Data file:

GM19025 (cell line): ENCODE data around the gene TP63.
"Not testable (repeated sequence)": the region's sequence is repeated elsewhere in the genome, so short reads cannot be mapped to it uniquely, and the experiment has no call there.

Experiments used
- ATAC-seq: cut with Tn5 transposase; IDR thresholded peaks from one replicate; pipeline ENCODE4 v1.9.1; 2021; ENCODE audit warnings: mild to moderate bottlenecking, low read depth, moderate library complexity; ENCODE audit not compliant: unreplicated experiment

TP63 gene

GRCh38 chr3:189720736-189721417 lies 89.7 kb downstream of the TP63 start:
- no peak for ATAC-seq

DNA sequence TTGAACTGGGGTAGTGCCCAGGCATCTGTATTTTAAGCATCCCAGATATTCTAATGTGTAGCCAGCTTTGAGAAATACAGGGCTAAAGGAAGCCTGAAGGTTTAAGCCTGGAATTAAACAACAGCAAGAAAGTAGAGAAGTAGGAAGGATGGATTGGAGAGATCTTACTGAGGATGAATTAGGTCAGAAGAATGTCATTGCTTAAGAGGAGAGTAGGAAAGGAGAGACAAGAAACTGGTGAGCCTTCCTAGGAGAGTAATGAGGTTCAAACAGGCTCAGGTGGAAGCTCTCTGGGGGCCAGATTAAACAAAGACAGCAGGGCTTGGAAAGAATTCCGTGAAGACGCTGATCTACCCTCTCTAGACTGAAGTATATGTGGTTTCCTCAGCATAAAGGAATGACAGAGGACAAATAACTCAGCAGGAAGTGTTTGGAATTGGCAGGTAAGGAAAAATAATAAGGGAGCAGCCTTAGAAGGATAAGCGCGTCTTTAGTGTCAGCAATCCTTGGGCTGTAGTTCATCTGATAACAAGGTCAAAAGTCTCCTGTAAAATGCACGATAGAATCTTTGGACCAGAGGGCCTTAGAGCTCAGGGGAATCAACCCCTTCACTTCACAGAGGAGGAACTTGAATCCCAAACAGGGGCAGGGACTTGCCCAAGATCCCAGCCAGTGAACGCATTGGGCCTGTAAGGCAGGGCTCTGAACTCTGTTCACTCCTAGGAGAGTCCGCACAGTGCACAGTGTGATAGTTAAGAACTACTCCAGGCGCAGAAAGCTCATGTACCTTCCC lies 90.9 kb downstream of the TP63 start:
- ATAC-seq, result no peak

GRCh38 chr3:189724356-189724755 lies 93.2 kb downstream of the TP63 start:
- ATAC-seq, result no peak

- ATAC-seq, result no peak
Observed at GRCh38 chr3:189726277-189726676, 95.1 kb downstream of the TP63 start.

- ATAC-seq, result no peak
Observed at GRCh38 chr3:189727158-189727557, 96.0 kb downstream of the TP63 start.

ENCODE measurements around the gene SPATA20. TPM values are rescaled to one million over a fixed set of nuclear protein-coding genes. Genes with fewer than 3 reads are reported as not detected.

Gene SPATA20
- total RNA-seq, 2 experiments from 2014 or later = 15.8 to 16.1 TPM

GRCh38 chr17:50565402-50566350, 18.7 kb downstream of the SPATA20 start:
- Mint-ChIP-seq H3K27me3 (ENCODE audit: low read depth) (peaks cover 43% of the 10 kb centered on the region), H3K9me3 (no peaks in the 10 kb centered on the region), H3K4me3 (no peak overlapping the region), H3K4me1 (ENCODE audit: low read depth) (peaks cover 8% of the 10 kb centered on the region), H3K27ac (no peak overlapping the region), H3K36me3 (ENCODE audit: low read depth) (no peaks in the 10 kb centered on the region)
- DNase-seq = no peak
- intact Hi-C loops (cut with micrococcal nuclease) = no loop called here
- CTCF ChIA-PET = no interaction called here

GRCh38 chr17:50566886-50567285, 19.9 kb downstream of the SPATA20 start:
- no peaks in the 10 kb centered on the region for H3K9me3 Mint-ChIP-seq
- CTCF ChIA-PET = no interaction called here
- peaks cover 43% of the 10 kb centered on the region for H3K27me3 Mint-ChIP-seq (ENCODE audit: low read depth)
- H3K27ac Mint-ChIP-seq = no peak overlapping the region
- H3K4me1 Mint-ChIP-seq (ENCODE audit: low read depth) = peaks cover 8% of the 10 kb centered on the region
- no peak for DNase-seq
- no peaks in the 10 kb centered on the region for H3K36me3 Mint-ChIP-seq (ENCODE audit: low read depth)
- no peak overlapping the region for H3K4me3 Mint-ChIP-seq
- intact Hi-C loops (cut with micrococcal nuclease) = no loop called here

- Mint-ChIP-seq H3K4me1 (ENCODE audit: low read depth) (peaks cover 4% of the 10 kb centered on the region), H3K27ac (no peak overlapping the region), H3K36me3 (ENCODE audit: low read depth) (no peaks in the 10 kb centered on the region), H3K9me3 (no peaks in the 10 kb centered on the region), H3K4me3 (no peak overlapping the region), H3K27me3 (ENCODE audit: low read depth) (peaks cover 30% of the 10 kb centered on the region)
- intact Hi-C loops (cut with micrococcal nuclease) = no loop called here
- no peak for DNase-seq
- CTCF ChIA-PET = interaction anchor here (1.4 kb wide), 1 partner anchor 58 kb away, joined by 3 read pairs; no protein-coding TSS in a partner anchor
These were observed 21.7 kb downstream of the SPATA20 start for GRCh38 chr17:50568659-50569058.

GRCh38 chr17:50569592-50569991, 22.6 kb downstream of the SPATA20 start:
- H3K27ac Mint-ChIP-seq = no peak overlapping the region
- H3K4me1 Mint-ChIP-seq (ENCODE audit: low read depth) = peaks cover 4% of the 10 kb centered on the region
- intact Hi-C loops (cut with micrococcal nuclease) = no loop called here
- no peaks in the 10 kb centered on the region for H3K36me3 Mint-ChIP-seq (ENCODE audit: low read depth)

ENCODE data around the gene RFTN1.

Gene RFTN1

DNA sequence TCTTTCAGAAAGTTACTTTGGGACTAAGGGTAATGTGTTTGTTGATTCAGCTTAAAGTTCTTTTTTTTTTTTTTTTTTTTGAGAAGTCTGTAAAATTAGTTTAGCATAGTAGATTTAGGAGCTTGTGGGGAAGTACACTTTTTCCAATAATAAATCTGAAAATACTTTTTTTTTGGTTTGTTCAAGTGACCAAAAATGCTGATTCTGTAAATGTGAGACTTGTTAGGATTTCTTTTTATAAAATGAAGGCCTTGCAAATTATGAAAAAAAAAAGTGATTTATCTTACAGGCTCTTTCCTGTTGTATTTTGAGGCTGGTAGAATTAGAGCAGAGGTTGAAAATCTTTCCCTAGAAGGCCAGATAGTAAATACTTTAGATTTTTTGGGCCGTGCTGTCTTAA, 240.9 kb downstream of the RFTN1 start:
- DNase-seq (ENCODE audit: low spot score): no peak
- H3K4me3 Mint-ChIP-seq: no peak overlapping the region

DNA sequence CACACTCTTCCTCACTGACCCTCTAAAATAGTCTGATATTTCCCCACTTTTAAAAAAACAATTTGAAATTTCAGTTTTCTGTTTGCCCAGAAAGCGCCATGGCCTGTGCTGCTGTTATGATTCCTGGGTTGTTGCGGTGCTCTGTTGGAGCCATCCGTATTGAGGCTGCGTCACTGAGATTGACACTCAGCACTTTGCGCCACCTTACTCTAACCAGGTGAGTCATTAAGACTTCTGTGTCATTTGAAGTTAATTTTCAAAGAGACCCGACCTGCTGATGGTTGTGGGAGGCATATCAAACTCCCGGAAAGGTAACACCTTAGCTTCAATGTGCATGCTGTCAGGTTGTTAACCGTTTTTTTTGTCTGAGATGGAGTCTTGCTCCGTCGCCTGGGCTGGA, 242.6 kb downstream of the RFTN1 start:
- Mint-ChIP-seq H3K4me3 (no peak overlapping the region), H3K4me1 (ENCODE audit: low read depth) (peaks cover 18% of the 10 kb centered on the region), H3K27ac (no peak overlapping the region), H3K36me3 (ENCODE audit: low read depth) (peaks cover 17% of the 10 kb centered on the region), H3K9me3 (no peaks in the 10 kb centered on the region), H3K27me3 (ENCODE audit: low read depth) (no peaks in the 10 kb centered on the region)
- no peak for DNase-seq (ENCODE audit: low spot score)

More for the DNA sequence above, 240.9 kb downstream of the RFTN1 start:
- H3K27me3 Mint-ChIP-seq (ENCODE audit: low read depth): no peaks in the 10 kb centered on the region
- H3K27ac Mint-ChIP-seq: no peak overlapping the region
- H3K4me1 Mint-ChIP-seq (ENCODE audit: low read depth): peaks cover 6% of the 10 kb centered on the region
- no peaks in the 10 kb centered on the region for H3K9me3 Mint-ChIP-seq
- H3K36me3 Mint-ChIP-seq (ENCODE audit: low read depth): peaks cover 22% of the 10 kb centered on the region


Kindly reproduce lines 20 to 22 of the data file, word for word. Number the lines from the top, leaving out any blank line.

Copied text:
- Mint-ChIP-seq H3K27me3 (ENCODE audit: low read depth) (peaks cover 43% of the 10 kb centered on the region), H3K9me3 (no peaks in the 10 kb centered on the region), H3K4me3 (no peak overlapping the region), H3K4me1 (ENCODE audit: low read depth) (peaks cover 8% of the 10 kb centered on the region), H3K27ac (no peak overlapping the region), H3K36me3 (ENCODE audit: low read depth) (no peaks in the 10 kb centered on the region)
- DNase-seq = no peak
- intact Hi-C loops (cut with micrococcal nuclease) = no loop called here